Does Cord-Cutting Really Save You Money over Cable? Not Always.
Are those who cut the cord actually saving money? A new report in USA Today says that in some cases, they may not be.
A lot of Americans got rid of cable over the course of the pandemic, accelerating trends that had been in place for quite some time already. Many no longer wanted to pay for cable and appreciated the convenience and nimbleness that comes with not having a traditional pay-TV subscription.
Parks Associates, in fact, reported last week that the U.S. pay-TV industry lost more than 18 million subscribers between 2014 and 2020, with 7 million of those losses coming in 2020.
“Online pay-TV service from virtual MVPDs, players that target the general population instead of offering services to a specific geographic footprint, grew by an estimated three million,” Kristen Hanich, Sr. Analyst, Parks Associates, said in the release of the report. “vMVPDs overall have grown to represent an increasingly large percentage of the pay-TV market — accounting for 16% of US pay-TV subscriptions in 2020.”
But are those who cut the cord actually saving money? A new report in USA Today says that in some cases, they may not be.
The story looks at how many people often cut the cord and save money in the short term, but find themselves paying more eventually. There are a few reasons why cord-cutters often add new streaming services, especially as they become available and offer either free trials or discounted first months or years. Eventually, those subscriptions pile up and the free trials eventually end.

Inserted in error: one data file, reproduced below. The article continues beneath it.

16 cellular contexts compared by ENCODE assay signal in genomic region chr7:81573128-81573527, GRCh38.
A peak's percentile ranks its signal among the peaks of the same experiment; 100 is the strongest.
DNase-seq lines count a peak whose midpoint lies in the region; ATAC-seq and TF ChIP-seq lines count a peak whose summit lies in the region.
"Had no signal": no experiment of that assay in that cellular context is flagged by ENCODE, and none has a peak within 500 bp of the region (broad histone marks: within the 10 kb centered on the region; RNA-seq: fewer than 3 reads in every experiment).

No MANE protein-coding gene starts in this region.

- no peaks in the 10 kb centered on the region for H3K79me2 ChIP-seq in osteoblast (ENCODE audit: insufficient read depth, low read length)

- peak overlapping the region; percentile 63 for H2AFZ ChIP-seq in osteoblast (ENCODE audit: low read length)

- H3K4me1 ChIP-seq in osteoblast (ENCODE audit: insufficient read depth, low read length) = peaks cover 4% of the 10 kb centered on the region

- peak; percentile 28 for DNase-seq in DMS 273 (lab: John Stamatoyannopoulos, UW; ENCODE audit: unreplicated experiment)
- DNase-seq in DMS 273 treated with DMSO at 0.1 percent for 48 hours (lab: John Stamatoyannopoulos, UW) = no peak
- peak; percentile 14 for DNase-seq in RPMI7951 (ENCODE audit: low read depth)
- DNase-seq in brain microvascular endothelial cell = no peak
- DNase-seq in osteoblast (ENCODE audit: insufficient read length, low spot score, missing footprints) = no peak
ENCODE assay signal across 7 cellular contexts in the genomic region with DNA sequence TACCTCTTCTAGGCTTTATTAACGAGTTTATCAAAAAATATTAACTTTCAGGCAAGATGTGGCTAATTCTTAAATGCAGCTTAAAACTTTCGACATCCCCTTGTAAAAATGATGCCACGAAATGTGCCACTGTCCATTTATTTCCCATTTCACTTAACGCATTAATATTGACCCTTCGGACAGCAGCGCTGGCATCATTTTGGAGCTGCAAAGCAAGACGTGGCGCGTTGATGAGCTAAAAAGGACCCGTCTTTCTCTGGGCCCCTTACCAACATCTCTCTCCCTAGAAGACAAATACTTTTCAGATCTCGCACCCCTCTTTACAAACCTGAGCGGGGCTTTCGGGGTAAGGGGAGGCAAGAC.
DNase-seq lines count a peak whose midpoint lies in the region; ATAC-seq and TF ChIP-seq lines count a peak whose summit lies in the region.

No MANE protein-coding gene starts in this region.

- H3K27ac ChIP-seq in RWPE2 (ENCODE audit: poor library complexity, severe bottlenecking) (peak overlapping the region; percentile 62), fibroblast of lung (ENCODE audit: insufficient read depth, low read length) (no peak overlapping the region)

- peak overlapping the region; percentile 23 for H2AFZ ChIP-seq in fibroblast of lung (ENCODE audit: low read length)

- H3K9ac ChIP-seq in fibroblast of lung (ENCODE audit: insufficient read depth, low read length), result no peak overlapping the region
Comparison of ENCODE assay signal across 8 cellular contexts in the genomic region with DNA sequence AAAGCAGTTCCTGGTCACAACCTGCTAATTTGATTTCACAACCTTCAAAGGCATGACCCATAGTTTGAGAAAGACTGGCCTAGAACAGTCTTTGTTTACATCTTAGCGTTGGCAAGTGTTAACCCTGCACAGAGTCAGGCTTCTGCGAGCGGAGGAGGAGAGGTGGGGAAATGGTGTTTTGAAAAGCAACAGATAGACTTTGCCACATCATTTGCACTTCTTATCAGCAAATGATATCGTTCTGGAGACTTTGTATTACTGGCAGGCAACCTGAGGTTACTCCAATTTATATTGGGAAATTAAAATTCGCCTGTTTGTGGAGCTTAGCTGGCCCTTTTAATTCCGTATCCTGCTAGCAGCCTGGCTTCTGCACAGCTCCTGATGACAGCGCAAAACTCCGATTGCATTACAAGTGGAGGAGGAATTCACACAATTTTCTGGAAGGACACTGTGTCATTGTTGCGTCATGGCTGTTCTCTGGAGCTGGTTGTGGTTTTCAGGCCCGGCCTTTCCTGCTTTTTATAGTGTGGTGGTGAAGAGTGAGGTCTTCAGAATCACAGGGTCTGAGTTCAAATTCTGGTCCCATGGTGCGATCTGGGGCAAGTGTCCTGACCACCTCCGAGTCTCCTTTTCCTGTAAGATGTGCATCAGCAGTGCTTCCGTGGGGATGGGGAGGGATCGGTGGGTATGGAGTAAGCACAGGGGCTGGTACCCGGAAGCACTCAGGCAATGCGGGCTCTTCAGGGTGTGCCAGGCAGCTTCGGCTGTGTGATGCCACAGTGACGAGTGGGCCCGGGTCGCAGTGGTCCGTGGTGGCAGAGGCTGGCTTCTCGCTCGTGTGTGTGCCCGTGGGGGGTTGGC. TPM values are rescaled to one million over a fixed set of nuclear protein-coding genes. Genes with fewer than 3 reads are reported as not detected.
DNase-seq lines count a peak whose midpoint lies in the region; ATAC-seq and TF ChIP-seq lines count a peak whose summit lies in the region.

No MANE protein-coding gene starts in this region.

USA Today, therefore, advises cord-cutters to “take a good look” at which services they’re paying for, how much they’re paying for them, and whether they actually use them. They’re also advised to check out the many free streaming services that are available.
Cord-cutting, meanwhile, has continued into 2021.
According to the quarterly report by Leichtman Research Group, the top players in the pay-TV sector in the United States lost 1.895 million video subscribers in the first quarter of 2021. This left a total of 78.7 million subscribers.
In that first quarter, cable lost 774,196 subscribers, the “other traditional” category, which consists of satellite and telecom companies, lost 864,000, and the vMVPD sector lost 257,450 subscribers. On the cable side, each of the top cable companies lost subscribers in the first quarter, led by Comcast, which lost a net total of 491,000.
“Pay-TV net losses of about 1.9 million in 1Q 2021 were similar to the net losses in 1Q 2020,” Bruce Leichtman, president and principal analyst for Leichtman Research Group, Inc, said in the announcement. “Over the past year, top pay-TV providers had a net loss of about 4,790,000 subscribers, compared to a loss of about 5,125,000 over the prior year.”
Stephen Silver, a technology writer for The National Interest, is a journalist, essayist, and film critic, who is also a contributor to The Philadelphia Inquirer, Philly Voice, Philadelphia Weekly, the Jewish Telegraphic Agency, Living Life Fearless, Backstage magazine, Broad Street Review and Splice Today. The co-founder of the Philadelphia Film Critics Circle, Stephen lives in suburban Philadelphia with his wife and two sons. Follow him on Twitter at @StephenSilver.